What did you learn about yourself as a writer through the many stages of creation, revision, and release? 

I learned that it was a good thing that I had a long career making my living as a writer who was required to meet deadlines. (I’m laughing as I answer this.) All joking aside, I now see that all those years of writing on deadline have made me a slave to deadlines. If I have a deadline, I will meet it. That is why I finally took an independent study to finish the book. The deadline forced me to do it. I was able to revise it in six months because my editor was holding me to specific deadlines. Even after all these years as a writer, I’m trying to figure out how to create a structure that puts me in the deadline mindset – even when there’s no “real” deadline. I guess that’s a challenge we all face

About craft?

The biggest takeaway about craft was that we always have something to learn. I had been a journalist for years before entering the program, but in writing this book, I realized that I was able to write it because of what I learned studying creative nonfiction in the program. Day-to-day journalism can fall into a “just the facts” approach. The craft elements that I learned at Wilkes – to use the techniques of fiction to tell a true story -- allowed me to do things in the book I might not have attempted earlier in my career. It includes things like recreating scenes and dialogue. 

If you could offer a few words of wisdom or a piece of advice that has served you well through the rough parts of the writing process, what would you most like to gift to other writers hitting those rough patches?

Don’t doubt yourself: it’s really easy to fall prey to impostor syndrome. You’ll hear your inner critic asking, “Who do you think you are to write this book?” While working on my book, I came across a quote from Lin-Manuel Miranda, who wrote “Hamilton.” He said, “You have to live with the notion of, ‘If I don’t write this, no one’s going to write it. If I die, this idea dies with me.’” Remember that you have a story that only you can tell.

How have the members of our Wilkes community supported you as a writer? Is there anyone you would like to give a shout-out to? Perhaps a few key people?

I received so much encouragement from so many people in our creative writing community. If you read the  ments in my book, I call Mike Lennon my “literary godfather.” I think there were times I kept going because I couldn’t stand the idea of disappointing Mike. I also received sound advice from Bev Donofrio, Kevin Oderman, Kaylie Jones and Jeff Talarigo. Dawn D’Aries Zera was the person who first told Mike about my book and she insisted I talk to him about it. And my writing group was an important source of support. They are all Wilkes alums from many different cohorts: Aurora Bonner, Kelly Clisham, Jennifer Jenkins and Francisco Tutella. The book title came out of a brainstorming session with them.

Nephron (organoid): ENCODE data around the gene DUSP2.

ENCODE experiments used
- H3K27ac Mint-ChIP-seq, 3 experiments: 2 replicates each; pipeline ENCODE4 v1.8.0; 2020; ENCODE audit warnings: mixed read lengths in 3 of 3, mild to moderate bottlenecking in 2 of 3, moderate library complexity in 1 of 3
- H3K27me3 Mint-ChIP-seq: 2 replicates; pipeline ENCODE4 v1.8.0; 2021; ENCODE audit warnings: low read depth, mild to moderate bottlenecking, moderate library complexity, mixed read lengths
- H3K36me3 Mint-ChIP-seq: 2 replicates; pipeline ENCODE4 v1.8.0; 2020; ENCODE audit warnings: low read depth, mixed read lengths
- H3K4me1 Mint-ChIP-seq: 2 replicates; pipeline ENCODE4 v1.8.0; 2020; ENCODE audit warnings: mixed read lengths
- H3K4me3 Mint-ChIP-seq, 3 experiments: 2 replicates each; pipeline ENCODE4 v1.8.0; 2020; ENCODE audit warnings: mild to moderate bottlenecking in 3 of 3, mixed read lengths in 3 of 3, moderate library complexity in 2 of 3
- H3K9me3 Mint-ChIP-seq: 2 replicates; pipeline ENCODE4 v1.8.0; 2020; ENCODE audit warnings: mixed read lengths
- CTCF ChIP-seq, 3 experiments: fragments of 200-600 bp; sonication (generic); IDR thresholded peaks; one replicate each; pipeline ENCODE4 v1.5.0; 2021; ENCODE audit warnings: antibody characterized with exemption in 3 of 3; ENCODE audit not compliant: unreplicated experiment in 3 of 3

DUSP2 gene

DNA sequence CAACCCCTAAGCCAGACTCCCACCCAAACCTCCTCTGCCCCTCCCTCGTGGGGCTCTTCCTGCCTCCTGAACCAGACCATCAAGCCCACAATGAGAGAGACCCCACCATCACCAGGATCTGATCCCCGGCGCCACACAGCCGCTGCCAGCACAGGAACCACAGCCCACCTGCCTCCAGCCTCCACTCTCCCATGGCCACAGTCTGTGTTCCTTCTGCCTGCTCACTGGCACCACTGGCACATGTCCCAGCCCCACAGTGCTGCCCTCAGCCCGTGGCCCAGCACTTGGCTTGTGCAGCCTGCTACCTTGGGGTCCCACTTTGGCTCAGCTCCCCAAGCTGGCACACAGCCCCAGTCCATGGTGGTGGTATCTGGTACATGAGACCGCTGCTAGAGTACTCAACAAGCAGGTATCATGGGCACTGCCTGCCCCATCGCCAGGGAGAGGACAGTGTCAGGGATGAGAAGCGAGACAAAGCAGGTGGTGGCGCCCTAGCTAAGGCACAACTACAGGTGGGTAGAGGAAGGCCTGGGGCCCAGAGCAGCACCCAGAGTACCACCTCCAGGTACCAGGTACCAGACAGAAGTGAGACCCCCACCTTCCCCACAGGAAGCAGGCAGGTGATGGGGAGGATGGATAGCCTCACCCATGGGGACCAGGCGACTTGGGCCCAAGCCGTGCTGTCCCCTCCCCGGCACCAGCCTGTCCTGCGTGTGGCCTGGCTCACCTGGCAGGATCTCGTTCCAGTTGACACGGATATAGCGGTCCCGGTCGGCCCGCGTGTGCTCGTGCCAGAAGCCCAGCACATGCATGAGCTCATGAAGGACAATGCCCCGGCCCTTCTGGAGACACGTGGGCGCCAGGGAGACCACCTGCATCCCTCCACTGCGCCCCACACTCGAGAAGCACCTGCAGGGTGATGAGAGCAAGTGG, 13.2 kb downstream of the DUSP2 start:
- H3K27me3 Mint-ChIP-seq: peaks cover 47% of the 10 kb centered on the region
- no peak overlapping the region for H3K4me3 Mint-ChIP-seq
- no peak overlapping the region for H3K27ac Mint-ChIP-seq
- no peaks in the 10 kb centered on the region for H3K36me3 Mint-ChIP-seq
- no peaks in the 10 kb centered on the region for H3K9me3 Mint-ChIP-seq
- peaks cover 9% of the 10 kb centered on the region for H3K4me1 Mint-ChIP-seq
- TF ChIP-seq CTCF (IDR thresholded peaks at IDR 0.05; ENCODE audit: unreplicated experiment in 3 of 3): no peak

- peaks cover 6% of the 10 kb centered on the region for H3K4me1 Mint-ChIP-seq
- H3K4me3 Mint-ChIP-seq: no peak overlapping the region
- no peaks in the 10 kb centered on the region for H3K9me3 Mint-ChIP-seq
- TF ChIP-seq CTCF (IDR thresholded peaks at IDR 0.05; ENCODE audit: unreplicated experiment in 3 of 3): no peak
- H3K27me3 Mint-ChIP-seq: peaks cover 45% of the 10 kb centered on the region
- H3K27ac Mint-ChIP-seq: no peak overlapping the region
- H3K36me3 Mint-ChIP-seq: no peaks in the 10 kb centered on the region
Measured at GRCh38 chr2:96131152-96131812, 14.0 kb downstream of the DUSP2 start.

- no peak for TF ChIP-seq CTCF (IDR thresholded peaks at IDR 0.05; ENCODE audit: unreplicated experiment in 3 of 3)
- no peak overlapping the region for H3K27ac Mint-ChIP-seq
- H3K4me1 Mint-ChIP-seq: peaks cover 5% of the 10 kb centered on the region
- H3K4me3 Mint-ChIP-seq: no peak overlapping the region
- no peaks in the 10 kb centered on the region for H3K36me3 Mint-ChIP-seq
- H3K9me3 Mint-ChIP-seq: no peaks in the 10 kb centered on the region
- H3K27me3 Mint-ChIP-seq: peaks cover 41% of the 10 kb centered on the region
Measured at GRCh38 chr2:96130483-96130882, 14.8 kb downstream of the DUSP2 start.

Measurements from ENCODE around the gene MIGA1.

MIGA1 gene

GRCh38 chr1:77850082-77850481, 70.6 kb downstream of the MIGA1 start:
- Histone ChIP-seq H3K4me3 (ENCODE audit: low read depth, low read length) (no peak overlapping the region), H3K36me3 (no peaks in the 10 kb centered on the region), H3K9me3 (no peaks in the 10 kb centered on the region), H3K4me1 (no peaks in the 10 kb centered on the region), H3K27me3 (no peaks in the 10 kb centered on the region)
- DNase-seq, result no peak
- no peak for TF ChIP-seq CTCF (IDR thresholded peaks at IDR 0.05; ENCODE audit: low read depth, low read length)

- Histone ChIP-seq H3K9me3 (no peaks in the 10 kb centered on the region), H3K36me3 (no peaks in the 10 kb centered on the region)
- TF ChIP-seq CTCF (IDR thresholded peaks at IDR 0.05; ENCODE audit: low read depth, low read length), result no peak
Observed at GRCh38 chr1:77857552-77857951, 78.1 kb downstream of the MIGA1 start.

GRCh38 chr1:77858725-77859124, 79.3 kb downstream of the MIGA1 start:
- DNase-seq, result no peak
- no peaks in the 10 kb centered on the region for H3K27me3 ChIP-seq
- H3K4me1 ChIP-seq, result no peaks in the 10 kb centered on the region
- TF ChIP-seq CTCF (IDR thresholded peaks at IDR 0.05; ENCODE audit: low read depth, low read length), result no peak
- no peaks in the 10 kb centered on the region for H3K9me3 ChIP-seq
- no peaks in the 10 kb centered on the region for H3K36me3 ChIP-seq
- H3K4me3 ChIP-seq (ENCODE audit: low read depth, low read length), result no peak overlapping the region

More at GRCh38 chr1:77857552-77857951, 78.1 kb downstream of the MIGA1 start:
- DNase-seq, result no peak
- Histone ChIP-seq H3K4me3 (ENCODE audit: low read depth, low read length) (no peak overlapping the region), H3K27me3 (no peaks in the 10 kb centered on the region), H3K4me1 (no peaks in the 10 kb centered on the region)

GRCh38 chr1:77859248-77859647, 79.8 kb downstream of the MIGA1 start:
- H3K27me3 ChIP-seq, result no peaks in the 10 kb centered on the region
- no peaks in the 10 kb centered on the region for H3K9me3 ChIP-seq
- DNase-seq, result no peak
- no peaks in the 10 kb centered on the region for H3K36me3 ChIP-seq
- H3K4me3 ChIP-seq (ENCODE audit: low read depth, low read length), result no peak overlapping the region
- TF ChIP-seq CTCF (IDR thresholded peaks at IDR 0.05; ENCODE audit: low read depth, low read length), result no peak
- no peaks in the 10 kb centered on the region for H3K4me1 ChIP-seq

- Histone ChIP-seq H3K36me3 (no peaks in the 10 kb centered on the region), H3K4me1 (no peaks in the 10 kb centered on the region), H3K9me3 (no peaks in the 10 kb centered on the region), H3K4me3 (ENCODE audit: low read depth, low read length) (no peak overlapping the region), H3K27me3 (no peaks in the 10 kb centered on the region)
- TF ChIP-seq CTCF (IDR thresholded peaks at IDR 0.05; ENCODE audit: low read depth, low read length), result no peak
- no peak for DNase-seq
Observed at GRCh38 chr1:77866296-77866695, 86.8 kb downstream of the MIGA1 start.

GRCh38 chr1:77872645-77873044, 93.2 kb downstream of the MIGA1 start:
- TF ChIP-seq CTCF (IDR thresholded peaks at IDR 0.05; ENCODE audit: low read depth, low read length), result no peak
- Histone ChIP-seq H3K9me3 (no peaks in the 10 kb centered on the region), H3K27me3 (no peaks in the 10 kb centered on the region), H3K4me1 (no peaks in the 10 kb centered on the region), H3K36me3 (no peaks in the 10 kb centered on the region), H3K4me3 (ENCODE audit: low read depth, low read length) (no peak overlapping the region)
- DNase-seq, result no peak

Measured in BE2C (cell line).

Wilkes and the Afterlife

By Jen McLaughlin

A lot of people (or, at least, I’m assuming a lot of people) think that once you leave the Wilkes University Maslow Family Graduate Program…it’s game over. You never speak to your faculty again, never see your cohort, forget all your friends, and cry into an endless eternity of deadlines and graded papers. I’m here to tell you…

YOU’RE WRONG! That’s right, I said it. You’re wrong. 

Now, you might be thinking to yourself, “Who is this Jen girl anyway? Who is she to tell me what I know and what I don’t know?” Well, I’m you. Or, I was you, depending on where you are in the program. Whether you are entering it now, considering entering it, in it, or recently graduated, I’m here to tell you that what you’re getting from the program isn’t just some fancy letters or some sharpened writing tools…though those are pretty amazing, too.

What you’re getting is a community. Friends. A family.

You see, my cohort (arguably the best cohort EVER…just ask anyone on the faculty—especially Nancy McKinley) graduated with our M.A. in September 2019, and those of us who went on to earn our MFA will graduate this September (in 2020, the cursed year that will forever live on in infamy). Though some of my cohort has been done for over a year, guess what? We are still friends. We still write together. Not even a pandemic stopped us. Let that sink in for a minute. I’ll wait. While the world was begging for us to stop writing, to lose our creativity because who the heck could create anything among chaos and pain and fear…we did it. We created, we supported one another, and we didn’t give up. 

Because we’re family.

Sure, we did it via Zoom once a week (something we will be continuing once we all return to the classrooms to teach and learn), and sure, we talked about a lot more than just our work, but you know what? It kept me going, kept me thinking, and most importantly? My cohort/friends/family kept me writing. The writing life is so valuable to us as writers and artists, and when you lose that, you lose a piece of yourself. Well, fear not. When you enter this program, and when you leave it, you will maintain a strong bond to those who went through those residencies with you, who poured over your words as if they were your own, and who cheered you on as you read your work out loud for a room full of people…and so will the faculty. 

My mentor, the amazing and indestructible Nancy McKinley, never stopped having my back, or offering me opportunities, and quite frankly, I truly hope my time in the program, though officially finished, never ends. Rather, I hope it expands in many other ways, and that I can take the knowledge this program and my forty-nine published books have given me, and I can continue to build that community, friendships, and family the program gave me. My only remaining question to you, if you’re not with us yet, is…

What’s holding you back, besides perhaps yourself?

About Jen McLaughlin